In the US transparency around mineral supply chains has also been in the limelight, with a White House report issued earlier in the year (June, 2021) declaring the greater need for supply chain transparency and governance recommendations made with respect to regulations governing sourcing of critical minerals. With regards to Cobalt specifically, the report says, “The primary supply chain concern with the existing cobalt supply stems from the combined issues that over half of the reserves of cobalt exist in the DRC, where alleged mining and labour conditions are well outside of international practice, and that China has a dominant position in cobalt mining and processing of materials extracted from the DRC.’. When considering this example, we reflect that a large portion, as much as 15 to 30 percent of the Congolese cobalt is produced by artisanal and small-scale mining.

Investor Demands and the Cost of Capital


Finance has been driving requirements for reporting requirements, requiring investees to report, and only investing in responsible companies. Companies without sustainable supply chains will attract less investment and see share prices fall in the next decade. A survey of UK and US investment managers has found more than eight in 10 (85%) of investment managers believe businesses that fail to implement supply chain sustainability initiatives will see prices fall in the next 10 years. Considering more than 80 percent of environmental and social effects are in the supply chain, it is a critical factor in environmental, social and governance (ESG) investing.


In the US for example, money invested in ESG funds more than doubled in a year between 2020 and 2021. More than 700 ESG funds were launched and ESG assets are on course to exceed US$53 trillion by 2025 – that would equate to more than a third of the expected US$140.5 trillion of assets under management at that time. To add, this month (September, 2021) bodies representing many leaders in the UK's financial sector have called for a planned new global body overseeing sustainability-related disclosures from businesses to be based in London, following a bid from Canada.

There will be a greater supply of capital for projects with good sustainability rankings and scores and therefore a lower cost of capital.


Direction of Travel is to Increasing Consumer and Regulatory Expectations around Disclosures


The economic system projects are operating in is evolving, with an increasing challenge to a narrow focus on sustainability. In line with growing investor demands, societal and governmental demand for a transparent and sustainable supply chain will see the trend for better and more granular reporting increase. In the coming years, the implementation gap between commitments made by companies and investors and the actual occurrence of these actions on the ground will close and the requirement to measure and demonstrate progress will intensify.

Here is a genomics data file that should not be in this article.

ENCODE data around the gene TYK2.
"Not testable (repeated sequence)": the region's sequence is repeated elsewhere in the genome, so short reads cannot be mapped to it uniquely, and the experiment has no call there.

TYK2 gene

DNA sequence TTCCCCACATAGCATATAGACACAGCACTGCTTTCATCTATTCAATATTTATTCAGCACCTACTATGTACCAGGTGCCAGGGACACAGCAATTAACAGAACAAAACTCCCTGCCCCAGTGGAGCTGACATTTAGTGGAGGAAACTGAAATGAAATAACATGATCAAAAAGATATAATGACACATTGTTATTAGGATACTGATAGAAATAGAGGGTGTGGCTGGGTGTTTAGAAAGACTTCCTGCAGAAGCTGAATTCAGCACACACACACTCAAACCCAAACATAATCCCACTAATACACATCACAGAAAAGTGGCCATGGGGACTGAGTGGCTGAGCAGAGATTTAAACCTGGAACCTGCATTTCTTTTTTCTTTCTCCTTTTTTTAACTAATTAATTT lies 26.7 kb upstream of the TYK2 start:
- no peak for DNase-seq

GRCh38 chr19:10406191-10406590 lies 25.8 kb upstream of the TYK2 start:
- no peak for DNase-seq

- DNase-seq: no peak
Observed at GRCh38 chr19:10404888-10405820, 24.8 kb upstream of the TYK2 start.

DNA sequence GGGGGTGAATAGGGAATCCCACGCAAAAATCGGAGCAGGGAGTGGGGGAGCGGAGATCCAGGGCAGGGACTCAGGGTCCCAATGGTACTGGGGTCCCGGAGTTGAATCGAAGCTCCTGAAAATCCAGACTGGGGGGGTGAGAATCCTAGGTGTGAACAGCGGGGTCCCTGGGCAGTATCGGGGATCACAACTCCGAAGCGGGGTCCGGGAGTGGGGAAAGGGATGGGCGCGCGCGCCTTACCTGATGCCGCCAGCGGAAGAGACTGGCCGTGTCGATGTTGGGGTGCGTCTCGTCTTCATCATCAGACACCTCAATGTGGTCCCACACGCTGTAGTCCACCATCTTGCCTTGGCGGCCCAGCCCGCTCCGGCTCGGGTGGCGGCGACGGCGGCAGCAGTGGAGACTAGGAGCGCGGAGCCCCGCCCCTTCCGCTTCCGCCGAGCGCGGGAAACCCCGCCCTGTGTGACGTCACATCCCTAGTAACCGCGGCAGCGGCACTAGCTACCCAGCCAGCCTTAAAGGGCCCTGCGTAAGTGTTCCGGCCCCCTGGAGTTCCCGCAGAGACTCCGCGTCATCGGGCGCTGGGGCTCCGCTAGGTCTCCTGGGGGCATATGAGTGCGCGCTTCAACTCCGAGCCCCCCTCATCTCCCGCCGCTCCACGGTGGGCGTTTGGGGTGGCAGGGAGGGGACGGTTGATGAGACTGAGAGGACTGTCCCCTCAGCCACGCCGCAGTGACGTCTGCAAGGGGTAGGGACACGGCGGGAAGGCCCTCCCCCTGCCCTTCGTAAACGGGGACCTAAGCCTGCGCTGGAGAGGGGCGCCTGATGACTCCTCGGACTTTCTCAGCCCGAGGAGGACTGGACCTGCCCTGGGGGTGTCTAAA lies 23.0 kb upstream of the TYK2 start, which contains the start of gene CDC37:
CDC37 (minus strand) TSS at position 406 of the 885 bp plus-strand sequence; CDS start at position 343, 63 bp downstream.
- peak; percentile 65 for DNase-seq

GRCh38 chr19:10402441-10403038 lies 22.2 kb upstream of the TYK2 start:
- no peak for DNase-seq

Over the next five years we believe that the rigor, regulation, systems, and competencies will have developed to such an extent that many of the current issues in reporting will be ironed out. Sustainability Accountants will sit alongside financial accountants and tools will be developed to collect and interpret sustainability data. Many of the challenges we are facing today are likely to be worked out.


Improving Non-Financial Performance

Having data that enables mining and other natural resource companies to benchmark their projects against others and against competitor projects is a way to indicate gaps where improvement can be made. This measurement then enables companies to move forward with a clear and focused strategy to improve their impact on people and the planet. Having a clear measurement of non-financial environmental and social impacts is the only way they can be managed and improved in the future.

Furthermore, in the future we will see reporting done at project level in the mining industry, rather than corporate level, which is a popular way of reporting today. This allows impact to policy, rather than impact focus and removes the reporting from the site of the impact – the mine and its surrounding environment and communities.


Expansion from a Narrow Focus on Carbon


The development of sustainability reporting has, in large, been driven by climate change and the contribution the companies are making to greenhouse gas emissions. This focus has led to increasing sophistication in carbon accounting. As we look forward this carbon focus is likely to expand to a whole of biosphere focus. The importance of other factors such as non-carbon air emissions, water, biodiversity as key part of combating climate change is going to come to the fore. Sustainability reporting will be the frame for understanding a projects wider climate change impact. he low numbers are primarily due to the lack of regulatory requirements for SMEs to report on such issues as well as the fact they do not have the resources and capability to undertake reporting exercises. To add, there are a large array of reporting frameworks that exist, and a lack of clarity around input methodologies, resulting in outputs that are incomparable with other projects or against competitors. Much of the sustainability reporting done to date is indicative of the corporation, rather than individual projects. The problem with this, is it does not reflect clearly how the project and mining site itself impact local communities. Without this information, it is impossible to know what solutions are needed in the future to bring the best impact to future generations. Below is an outline of the key reasons why a solution is urgently needed to democratise sustainability reporting for the small and mid-cap companies in the mining sector.